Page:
Abusive comment hidden. (Show it anyway.)
1. The doctor was completely unprofessional in his behavior. The uterus may have become medical waste, but it wasn't his toy to do with as he wished. He's got a god complex going on, which doesn't bode well for future patients.

2. A uterus means more than liposuctioned fat. It's a symbol, for many people, of being a woman. Once it's removed, a woman cannot have a child. So it has a lot of symbolic meaning.

3. If the doctor was so casual as to leave burn marks on the patient from engaging in inappropriate conduct, then he really is behaving unacceptably and abominably.

4. Some people, for religious or personal reasons, believe that the body is sacred. All parts removed should be treated with proper respect. Some religions require that all body parts removed be retained and buried with the person when they die.

There's a lot of fail involved with this doctor. Unfortunately, people tend to revere doctors, and overlook boorish, rude, unacceptable, abusive, etc. behavior that would be condemned and punished in others.
Abusive comment hidden. (Show it anyway.)
Oh, I don't deny it was not the most professional thing to do.
I just can't picture going through the freezer in that household.
"What's for dinner? Let's see... pizza, TV dinner, french fries, Ingrid's uterus ... Um, I'm not really that hungry any more."

1. I agree it's not professional, but it's quite the assumption to make that the doctor "has a god complex". Maybe he's just a twit.

2. It may have symbolic meaning. If a man were to have his testicles removed, it would be traumatic, but I think he'd be more concerned about what he had left rather than the symbolism of what was removed. If this woman fixates too much on sybmbolism, she'll never get over it.

3. I didn't read the article to see anything about burn marks, so i won't comment.

4. I think body parts should be treated with respect, but there's a limit. What's wrong with treating liposuctioned fat with the same dignity as a uterus?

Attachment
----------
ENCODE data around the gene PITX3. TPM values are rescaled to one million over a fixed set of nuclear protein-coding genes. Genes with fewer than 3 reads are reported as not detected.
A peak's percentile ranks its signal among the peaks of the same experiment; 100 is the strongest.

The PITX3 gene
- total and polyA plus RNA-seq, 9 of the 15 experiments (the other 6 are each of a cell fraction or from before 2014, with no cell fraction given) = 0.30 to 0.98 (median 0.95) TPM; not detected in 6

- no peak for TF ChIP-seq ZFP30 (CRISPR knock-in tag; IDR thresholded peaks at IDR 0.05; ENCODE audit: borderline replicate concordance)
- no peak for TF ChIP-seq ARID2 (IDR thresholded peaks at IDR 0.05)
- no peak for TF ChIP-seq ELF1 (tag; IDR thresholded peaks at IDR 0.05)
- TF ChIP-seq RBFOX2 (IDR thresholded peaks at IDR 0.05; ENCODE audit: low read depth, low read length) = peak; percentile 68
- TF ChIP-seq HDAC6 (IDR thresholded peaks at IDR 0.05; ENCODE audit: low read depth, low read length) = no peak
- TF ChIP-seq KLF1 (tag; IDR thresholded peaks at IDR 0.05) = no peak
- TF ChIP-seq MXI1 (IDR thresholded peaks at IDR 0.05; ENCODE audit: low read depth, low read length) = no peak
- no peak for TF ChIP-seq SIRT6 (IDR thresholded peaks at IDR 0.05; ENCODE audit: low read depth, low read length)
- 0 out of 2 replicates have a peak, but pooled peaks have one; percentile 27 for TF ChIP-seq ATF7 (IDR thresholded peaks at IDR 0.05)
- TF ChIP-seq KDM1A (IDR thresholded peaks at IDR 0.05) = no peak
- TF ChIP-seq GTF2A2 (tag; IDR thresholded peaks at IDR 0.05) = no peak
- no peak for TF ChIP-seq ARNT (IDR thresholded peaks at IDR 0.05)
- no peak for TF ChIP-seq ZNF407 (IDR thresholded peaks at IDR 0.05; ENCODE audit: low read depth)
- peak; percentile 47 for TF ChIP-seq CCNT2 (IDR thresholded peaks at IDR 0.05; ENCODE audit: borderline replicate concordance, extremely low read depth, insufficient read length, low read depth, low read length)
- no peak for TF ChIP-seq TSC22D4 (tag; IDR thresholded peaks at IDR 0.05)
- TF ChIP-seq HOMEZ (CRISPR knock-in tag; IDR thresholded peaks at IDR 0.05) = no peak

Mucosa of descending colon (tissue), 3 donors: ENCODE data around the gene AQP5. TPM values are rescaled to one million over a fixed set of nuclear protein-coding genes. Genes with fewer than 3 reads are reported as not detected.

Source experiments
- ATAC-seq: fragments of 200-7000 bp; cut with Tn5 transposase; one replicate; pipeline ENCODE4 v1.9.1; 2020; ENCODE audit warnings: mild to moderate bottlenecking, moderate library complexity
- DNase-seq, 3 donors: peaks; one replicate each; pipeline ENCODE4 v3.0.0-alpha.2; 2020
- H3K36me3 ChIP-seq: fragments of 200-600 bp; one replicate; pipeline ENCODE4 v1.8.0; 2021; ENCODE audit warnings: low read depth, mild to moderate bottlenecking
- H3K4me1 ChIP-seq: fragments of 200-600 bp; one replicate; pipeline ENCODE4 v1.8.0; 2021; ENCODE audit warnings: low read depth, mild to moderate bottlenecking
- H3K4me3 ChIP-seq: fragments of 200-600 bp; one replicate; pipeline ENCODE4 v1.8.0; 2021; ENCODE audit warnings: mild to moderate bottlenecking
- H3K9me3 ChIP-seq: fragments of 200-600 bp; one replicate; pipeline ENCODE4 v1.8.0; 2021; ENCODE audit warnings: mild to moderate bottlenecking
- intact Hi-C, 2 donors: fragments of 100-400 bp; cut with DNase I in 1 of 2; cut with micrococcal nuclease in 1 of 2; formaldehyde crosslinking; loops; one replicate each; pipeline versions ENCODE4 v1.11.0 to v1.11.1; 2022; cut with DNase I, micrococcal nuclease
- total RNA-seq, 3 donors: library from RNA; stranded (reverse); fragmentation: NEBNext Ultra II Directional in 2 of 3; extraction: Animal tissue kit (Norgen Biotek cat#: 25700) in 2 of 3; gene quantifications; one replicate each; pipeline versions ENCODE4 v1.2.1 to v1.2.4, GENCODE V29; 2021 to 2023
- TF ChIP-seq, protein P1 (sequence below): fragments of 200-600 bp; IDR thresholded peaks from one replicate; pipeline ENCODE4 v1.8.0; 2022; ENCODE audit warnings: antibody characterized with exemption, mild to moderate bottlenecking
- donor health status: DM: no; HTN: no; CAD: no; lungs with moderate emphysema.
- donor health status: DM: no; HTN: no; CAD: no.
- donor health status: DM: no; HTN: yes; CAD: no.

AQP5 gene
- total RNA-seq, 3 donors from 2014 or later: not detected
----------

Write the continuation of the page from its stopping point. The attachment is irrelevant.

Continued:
Abusive comment hidden. (Show it anyway.)
The lack of respect for women by doctors and society reveals an attitude that tolerates violent acts on women that would be unacceptable behavior toward men. It is not unlike the treatment of all oppressed groups. A doctor who desecrates the female organs, whether they are intact or amputated, should be prosecuted for committing a hate crime against women. Extirpated female organs are not medical waste. When a diseased uterus is removed it is examined by a pathologist to determine the extent of the disease. An act such as this may reveal that a doctor committed two crimes. It calls into question whether the uterus was diseased, or if he removed a normal organ, in addition to defiling the organ after it was removed. Defiling a corpse is a crime that is prosecuted in criminal court. A dead body is not medical waste, and is to be treated with respect, both professionally and ethically. The court system does not condone abuse of a corpse or a body part. How would you feel if your daughter, sister or mother's dead body was raped or mutilated by the coroner?
Abusive comment hidden. (Show it anyway.)
I am a female medical student, and lawsuits like this make me, as well as many fellow students, reconsider becoming a physician. I am offended by the previous comment left by, who seems to think this one story is proof that doctors in general, do not respect women. I personally know this doctor and would trust him with my life. He is an upstanding, well respected, Christian man and would not have done this if he knew that it would be so offensive to the patient.
I would ask those disturbed by this story to understand that, from year 1 of medical school, we start off being exposed to so many organs, and you must develop a certain psychological distance to the human body while still maintaining respect for the life it holds. It's a balance, and if sometimes cases like this occur, those who are not in the medical field have to understand that doctors don't, and can't, view organs in the same way that non-medical people might. If we did not, doctors would be destroyed and burned out with each loss, and patients would be left with no one to operate on them. Surgery is a difficult field to convince bright future doctors to go into to begin with. Don't discourage them even more with frivolous lawsuits like these. I am glad to see most of the commenters above realize that this suit lacks a lot of common sense.
Abusive comment hidden. (Show it anyway.)
Login to comment.
Click here to access all of this post's 18 comments

Email This Post to a Friend
"Doctor Branded Patient's Uterus as a "Friendly Gesture""

Separate multiple emails with a comma. Limit 5.


Success! Your email has been sent!

close window

This website uses cookies.

This website uses cookies to improve user experience. By using this website you consent to all cookies in accordance with our Privacy Policy.

I agree
Learn More